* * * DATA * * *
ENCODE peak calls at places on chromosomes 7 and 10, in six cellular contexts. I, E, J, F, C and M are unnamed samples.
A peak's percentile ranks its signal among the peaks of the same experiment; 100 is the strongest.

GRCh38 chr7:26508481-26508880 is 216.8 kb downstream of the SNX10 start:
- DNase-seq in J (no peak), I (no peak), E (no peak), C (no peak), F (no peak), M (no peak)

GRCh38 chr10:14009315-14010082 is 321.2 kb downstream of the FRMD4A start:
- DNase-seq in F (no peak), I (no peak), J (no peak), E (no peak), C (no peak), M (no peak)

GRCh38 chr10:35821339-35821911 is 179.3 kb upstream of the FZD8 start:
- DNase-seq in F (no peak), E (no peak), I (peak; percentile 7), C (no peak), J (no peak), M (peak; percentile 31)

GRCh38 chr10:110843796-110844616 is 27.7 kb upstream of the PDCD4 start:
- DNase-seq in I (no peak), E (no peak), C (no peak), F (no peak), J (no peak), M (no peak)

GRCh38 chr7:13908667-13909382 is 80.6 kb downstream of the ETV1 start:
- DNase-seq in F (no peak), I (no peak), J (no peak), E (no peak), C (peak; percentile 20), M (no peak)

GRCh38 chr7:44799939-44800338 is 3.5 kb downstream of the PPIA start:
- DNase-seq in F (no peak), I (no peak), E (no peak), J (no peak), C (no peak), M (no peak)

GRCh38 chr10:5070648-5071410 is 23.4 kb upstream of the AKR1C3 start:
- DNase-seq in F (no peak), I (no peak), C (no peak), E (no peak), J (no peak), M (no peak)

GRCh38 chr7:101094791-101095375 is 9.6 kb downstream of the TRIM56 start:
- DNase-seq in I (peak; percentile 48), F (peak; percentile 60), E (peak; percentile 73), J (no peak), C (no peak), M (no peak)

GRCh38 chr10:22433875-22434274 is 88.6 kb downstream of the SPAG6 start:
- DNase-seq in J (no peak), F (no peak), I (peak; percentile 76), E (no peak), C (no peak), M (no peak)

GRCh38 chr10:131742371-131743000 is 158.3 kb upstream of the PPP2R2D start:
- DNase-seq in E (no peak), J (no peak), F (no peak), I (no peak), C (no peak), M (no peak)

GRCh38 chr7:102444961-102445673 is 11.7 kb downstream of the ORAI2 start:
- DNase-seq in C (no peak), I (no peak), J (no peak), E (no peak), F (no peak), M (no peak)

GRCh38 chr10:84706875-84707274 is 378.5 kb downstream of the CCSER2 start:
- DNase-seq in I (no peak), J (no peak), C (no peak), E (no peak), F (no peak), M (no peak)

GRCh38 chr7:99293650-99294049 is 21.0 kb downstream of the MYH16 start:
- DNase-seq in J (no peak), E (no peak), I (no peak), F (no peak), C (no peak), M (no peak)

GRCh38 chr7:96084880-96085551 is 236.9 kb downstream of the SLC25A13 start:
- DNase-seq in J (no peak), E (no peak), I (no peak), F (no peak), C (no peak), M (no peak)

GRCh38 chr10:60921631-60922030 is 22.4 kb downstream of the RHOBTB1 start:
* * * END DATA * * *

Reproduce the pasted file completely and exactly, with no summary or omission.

ENCODE peak calls at places on chromosomes 7 and 10, in six cellular contexts. I, E, J, F, C and M are unnamed samples.
A peak's percentile ranks its signal among the peaks of the same experiment; 100 is the strongest.

GRCh38 chr7:26508481-26508880 is 216.8 kb downstream of the SNX10 start:
- DNase-seq in J (no peak), I (no peak), E (no peak), C (no peak), F (no peak), M (no peak)

GRCh38 chr10:14009315-14010082 is 321.2 kb downstream of the FRMD4A start:
- DNase-seq in F (no peak), I (no peak), J (no peak), E (no peak), C (no peak), M (no peak)

GRCh38 chr10:35821339-35821911 is 179.3 kb upstream of the FZD8 start:
- DNase-seq in F (no peak), E (no peak), I (peak; percentile 7), C (no peak), J (no peak), M (peak; percentile 31)

GRCh38 chr10:110843796-110844616 is 27.7 kb upstream of the PDCD4 start:
- DNase-seq in I (no peak), E (no peak), C (no peak), F (no peak), J (no peak), M (no peak)

GRCh38 chr7:13908667-13909382 is 80.6 kb downstream of the ETV1 start:
- DNase-seq in F (no peak), I (no peak), J (no peak), E (no peak), C (peak; percentile 20), M (no peak)

GRCh38 chr7:44799939-44800338 is 3.5 kb downstream of the PPIA start:
- DNase-seq in F (no peak), I (no peak), E (no peak), J (no peak), C (no peak), M (no peak)

GRCh38 chr10:5070648-5071410 is 23.4 kb upstream of the AKR1C3 start:
- DNase-seq in F (no peak), I (no peak), C (no peak), E (no peak), J (no peak), M (no peak)

GRCh38 chr7:101094791-101095375 is 9.6 kb downstream of the TRIM56 start:
- DNase-seq in I (peak; percentile 48), F (peak; percentile 60), E (peak; percentile 73), J (no peak), C (no peak), M (no peak)

GRCh38 chr10:22433875-22434274 is 88.6 kb downstream of the SPAG6 start:
- DNase-seq in J (no peak), F (no peak), I (peak; percentile 76), E (no peak), C (no peak), M (no peak)

GRCh38 chr10:131742371-131743000 is 158.3 kb upstream of the PPP2R2D start:
- DNase-seq in E (no peak), J (no peak), F (no peak), I (no peak), C (no peak), M (no peak)

GRCh38 chr7:102444961-102445673 is 11.7 kb downstream of the ORAI2 start:
- DNase-seq in C (no peak), I (no peak), J (no peak), E (no peak), F (no peak), M (no peak)

GRCh38 chr10:84706875-84707274 is 378.5 kb downstream of the CCSER2 start:
- DNase-seq in I (no peak), J (no peak), C (no peak), E (no peak), F (no peak), M (no peak)

GRCh38 chr7:99293650-99294049 is 21.0 kb downstream of the MYH16 start:
- DNase-seq in J (no peak), E (no peak), I (no peak), F (no peak), C (no peak), M (no peak)

GRCh38 chr7:96084880-96085551 is 236.9 kb downstream of the SLC25A13 start:
- DNase-seq in J (no peak), E (no peak), I (no peak), F (no peak), C (no peak), M (no peak)

GRCh38 chr10:60921631-60922030 is 22.4 kb downstream of the RHOBTB1 start: